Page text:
Home Jackson Press Releases 2014 Biloxi Attorney Pleads Guilty to Creating a Scheme to Falsify, Conceal, and Cover Up Material Facts in Defrauding Two Banks...

Biloxi Attorney Pleads Guilty to Creating a Scheme to Falsify, Conceal, and Cover Up Material Facts in Defrauding Two Banks and the Bankruptcy Court

U.S. Attorney’s Office March 20, 2014
  • Southern District of Mississippi (601) 965-4480

GULFPORT, MS—Stephen Richard Colson, 48, of Biloxi, pled guilty in federal court on March 19, 2014, to falsifying, concealing, and covering up material facts in connection with a scheme to defraud two banks and the Bankruptcy Court in violation of Title 18 Section 1001, announced U.S. Attorney Gregory K. Davis and FBI Special Agent in Charge Daniel McMullen. The government indicated at the guilty plea that it would seek restitution on behalf of the victims in the amount of $7,749,576.65.

Colson, a settlement agent and closing attorney, owned Prestige Title Inc. and Advanced Title and Escrow, both headquartered in Biloxi, Mississippi, with 18 office locations in Mississippi, Alabama, Florida, Georgia, Louisiana, and Texas. These offices handled loan closings for new mortgages and the refinancing of existing mortgages. In addition, Colson served as escrow agent for several condominium developments on the Mississippi Gulf Coast. As settlement agent on loan closings, Colson was required to establish trust accounts from which to disburse funds exclusively for activities related to each individual loan. These trust funds were not to be commingled with other personal or business accounts. However, a federal investigation into Colson’s activities revealed that Colson, through his business entities, willfully diverted funds from trust accounts for his own personal use and concealed shortfalls in those accounts by co-mingling funds from other accounts when making payments to financial institutions.

The scheme began in the summer of 2004 when Colson obtained a mortgage loan from a federally (FDIC) insured financial institution (the lender), using property he had titled in his name as collateral. Colson, as an agent for a title insurance company, issued a loan policy on the mortgage. Colson sold the property in September 2005 for cash and should have paid off the mortgage. However, he concealed the sale of the property by continuing to make payments on the loan until he filed for bankruptcy protection in September 2009. The lender then learned that it did not have a valid lien or mortgage on the property. This delay in learning that the FDIC insured institution did not have a valid lien was as a direct consequence of Colson’s scheme to conceal the fact that he had already sold and pocketed the proceeds without paying off the mortgage. The title insurance company ultimately paid $133,600 to the FDIC-insured institution to settle the claim.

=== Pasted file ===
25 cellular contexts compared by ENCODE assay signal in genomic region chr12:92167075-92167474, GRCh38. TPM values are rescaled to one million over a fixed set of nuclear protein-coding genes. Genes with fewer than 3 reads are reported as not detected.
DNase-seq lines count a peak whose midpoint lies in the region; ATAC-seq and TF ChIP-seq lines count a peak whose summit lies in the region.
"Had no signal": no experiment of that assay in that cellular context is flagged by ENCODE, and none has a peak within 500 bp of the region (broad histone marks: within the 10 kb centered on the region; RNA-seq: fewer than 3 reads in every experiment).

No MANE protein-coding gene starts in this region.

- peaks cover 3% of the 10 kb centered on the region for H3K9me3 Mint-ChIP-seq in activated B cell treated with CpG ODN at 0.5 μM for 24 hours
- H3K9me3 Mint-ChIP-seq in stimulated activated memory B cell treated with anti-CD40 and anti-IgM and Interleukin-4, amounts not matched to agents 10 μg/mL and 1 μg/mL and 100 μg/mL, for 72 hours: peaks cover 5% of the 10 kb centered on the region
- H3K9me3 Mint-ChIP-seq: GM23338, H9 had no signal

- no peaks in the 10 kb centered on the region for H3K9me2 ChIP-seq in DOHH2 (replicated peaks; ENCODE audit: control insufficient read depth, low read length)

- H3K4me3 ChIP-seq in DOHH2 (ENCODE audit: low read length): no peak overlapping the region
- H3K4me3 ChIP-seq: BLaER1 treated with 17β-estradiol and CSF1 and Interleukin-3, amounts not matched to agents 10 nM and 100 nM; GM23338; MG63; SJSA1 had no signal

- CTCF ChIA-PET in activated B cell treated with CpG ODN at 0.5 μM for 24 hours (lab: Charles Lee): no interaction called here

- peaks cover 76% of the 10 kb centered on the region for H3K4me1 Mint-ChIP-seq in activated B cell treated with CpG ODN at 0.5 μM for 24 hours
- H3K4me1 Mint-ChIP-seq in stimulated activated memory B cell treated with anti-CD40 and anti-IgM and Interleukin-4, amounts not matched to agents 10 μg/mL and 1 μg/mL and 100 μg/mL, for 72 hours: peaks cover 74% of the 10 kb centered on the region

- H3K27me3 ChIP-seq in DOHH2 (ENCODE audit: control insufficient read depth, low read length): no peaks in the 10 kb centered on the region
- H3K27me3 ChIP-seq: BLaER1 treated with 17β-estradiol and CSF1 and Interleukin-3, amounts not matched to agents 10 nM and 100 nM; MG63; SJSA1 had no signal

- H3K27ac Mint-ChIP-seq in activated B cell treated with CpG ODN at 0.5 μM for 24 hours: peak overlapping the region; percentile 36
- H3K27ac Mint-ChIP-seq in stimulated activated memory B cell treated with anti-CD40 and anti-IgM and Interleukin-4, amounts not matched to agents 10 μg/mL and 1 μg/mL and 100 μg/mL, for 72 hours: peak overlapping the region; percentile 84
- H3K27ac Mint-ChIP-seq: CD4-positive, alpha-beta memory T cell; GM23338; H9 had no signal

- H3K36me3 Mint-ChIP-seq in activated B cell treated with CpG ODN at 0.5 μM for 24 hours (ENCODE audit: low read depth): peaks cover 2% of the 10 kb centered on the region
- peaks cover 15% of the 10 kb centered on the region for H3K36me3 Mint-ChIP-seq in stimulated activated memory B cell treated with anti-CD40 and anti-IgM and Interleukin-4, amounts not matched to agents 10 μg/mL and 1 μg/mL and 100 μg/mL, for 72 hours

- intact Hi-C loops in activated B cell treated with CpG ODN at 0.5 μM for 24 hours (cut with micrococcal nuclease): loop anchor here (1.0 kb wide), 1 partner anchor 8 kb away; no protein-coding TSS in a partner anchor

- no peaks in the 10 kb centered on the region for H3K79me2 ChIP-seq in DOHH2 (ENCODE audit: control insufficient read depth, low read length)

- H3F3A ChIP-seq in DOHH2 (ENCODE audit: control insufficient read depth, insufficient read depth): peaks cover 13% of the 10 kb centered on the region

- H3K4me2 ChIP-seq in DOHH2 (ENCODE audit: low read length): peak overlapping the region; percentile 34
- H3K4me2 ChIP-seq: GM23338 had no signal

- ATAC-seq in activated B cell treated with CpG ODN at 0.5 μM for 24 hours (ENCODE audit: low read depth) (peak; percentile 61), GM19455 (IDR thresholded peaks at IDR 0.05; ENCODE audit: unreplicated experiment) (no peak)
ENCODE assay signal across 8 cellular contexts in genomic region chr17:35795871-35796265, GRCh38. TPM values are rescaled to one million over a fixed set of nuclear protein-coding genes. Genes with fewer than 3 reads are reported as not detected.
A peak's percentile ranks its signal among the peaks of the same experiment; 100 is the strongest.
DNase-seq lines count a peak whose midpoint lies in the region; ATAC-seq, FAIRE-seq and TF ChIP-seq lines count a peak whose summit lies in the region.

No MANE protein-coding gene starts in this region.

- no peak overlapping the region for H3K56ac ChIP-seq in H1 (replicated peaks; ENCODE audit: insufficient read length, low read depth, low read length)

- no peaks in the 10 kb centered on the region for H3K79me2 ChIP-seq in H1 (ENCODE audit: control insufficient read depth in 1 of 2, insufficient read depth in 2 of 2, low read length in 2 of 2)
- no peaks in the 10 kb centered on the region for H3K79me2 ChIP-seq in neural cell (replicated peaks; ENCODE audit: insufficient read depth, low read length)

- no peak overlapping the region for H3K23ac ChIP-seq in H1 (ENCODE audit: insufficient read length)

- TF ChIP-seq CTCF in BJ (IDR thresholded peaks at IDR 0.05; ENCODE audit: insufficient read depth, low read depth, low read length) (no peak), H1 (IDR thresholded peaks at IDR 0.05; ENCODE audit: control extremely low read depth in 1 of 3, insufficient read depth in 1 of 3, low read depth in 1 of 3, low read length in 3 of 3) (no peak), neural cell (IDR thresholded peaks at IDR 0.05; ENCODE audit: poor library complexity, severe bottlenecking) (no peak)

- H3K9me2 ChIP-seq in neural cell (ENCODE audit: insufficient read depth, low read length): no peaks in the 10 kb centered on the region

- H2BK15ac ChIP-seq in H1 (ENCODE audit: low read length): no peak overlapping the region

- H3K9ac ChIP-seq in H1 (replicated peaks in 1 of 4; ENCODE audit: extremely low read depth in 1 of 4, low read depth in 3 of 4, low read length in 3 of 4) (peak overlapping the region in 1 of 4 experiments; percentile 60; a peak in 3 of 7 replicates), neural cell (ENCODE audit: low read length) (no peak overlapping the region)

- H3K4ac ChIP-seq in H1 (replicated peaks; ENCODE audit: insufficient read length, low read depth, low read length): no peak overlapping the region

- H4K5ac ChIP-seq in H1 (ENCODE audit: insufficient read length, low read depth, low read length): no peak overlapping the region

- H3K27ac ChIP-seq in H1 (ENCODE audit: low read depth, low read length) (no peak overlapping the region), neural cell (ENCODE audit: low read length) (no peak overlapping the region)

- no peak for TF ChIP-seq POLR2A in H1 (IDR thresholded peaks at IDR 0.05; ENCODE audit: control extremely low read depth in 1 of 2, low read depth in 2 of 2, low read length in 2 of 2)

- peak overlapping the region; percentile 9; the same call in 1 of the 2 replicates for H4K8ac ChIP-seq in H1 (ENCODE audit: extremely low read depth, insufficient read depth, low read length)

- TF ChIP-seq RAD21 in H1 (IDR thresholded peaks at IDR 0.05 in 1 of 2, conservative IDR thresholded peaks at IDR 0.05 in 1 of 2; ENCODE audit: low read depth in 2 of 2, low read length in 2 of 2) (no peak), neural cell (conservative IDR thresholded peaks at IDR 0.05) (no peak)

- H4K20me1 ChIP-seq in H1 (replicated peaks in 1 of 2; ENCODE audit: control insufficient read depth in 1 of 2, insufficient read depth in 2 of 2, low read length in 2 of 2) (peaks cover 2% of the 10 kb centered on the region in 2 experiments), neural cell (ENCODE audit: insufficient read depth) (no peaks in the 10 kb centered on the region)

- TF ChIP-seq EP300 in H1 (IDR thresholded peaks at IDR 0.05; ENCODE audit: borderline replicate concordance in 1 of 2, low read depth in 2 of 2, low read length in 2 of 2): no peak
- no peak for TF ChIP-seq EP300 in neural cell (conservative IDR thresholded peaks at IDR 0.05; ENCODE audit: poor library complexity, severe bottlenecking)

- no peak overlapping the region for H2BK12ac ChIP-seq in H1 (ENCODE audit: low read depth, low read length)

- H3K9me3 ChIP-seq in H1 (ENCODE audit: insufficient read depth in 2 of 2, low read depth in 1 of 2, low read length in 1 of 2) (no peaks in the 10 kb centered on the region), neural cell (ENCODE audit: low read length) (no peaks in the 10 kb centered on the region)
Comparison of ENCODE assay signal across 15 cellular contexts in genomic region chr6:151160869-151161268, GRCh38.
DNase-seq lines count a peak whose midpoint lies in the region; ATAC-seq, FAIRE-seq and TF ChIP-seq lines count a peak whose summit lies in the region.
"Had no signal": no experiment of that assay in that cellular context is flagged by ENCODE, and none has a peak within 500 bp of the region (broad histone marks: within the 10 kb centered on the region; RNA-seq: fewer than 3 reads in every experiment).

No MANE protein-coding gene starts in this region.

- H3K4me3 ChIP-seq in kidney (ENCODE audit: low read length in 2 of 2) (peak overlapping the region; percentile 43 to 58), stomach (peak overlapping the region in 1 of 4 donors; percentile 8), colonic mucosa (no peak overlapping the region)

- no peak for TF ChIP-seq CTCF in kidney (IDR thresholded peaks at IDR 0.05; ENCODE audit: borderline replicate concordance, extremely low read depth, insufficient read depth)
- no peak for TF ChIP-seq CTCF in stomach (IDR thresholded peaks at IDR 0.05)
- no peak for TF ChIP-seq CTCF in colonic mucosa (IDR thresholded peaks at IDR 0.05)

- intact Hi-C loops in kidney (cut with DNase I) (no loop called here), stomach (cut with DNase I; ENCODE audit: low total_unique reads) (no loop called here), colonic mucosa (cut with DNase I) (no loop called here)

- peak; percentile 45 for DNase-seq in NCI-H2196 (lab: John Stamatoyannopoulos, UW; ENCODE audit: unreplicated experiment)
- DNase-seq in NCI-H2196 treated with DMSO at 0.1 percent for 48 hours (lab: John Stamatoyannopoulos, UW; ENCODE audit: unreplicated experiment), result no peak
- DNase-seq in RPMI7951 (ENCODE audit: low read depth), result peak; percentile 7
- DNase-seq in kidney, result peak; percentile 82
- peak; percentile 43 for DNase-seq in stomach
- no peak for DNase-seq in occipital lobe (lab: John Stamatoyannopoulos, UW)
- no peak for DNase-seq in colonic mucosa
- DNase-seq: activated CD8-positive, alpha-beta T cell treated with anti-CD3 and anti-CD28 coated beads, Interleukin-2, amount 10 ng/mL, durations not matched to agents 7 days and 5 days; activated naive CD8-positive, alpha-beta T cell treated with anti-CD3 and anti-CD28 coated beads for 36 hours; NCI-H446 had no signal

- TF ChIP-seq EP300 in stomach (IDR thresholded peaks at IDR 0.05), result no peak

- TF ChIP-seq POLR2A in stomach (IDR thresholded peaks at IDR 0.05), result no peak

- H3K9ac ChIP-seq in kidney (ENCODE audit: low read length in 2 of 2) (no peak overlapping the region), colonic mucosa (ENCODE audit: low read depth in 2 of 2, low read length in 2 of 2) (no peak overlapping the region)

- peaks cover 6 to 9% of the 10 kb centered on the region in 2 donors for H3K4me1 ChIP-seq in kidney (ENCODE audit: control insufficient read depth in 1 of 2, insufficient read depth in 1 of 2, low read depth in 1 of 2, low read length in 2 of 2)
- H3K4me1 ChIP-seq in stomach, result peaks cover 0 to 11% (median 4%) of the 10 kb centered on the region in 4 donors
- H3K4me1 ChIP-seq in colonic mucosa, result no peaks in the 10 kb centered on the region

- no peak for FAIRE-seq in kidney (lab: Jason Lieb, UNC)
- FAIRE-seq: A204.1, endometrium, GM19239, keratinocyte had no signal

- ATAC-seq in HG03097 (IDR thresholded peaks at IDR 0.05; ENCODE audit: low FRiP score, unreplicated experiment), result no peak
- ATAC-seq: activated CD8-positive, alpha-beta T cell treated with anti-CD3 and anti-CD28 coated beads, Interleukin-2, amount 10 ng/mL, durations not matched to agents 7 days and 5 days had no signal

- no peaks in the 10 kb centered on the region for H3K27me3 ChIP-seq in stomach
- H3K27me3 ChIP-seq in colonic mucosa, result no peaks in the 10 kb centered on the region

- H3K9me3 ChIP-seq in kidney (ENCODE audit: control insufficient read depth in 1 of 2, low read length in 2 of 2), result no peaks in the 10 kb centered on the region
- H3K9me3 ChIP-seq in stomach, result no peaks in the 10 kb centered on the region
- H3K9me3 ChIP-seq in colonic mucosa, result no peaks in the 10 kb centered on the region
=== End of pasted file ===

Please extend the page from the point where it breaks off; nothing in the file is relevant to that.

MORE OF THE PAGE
The count to which he pleaded guilty was part of a larger scheme wherein Colson, through his title businesses, used funds generated in new real estate closings to pay off earlier closings. The larger scheme was discovered following the December 22, 2008 acquisition of a title insurance company for which Colson served as agent by a successor company. On February 6, 2009, the successor title insurance company initiated an audit of Colson’s business records on and discovered that Colson’s title companies had a shortage in funds for settlement of real estate closings. The successor title insurance company was forced to pay 54 claims from lenders, borrowers, and sellers and later prevailed in an adversary proceeding against Colson in Bankruptcy Court. Its claim of $4,904,627.37, plus attorneys’ fees and costs of litigation, were not discharged and must be repaid by Colson. The Bankruptcy Court also found that Colson’s use of his trust account “was akin to a Ponzi scheme in that Colson depended upon funds generated in new real estate closings to pay off earlier closings.”

In a separate adversary proceeding involving Colson, the Bankruptcy Court denied Colson’s attempt to discharge a private investor’s $2,000,000 claim.

In commenting on this case, SAC Daniel McMullen applauded the hard work and dedication of the FBI investigators, the U.S. Bankruptcy Court and Trustees, and the U.S. Attorney’s Office in unraveling this intricately woven scheme of fraud and deception. He also commended the title insurance company for bringing this matter to the attention of the FBI and assisting throughout the investigation.

The case was investigated by the Federal Bureau of Investigation and prosecuted by Assistant U.S. Attorney Jay Golden.

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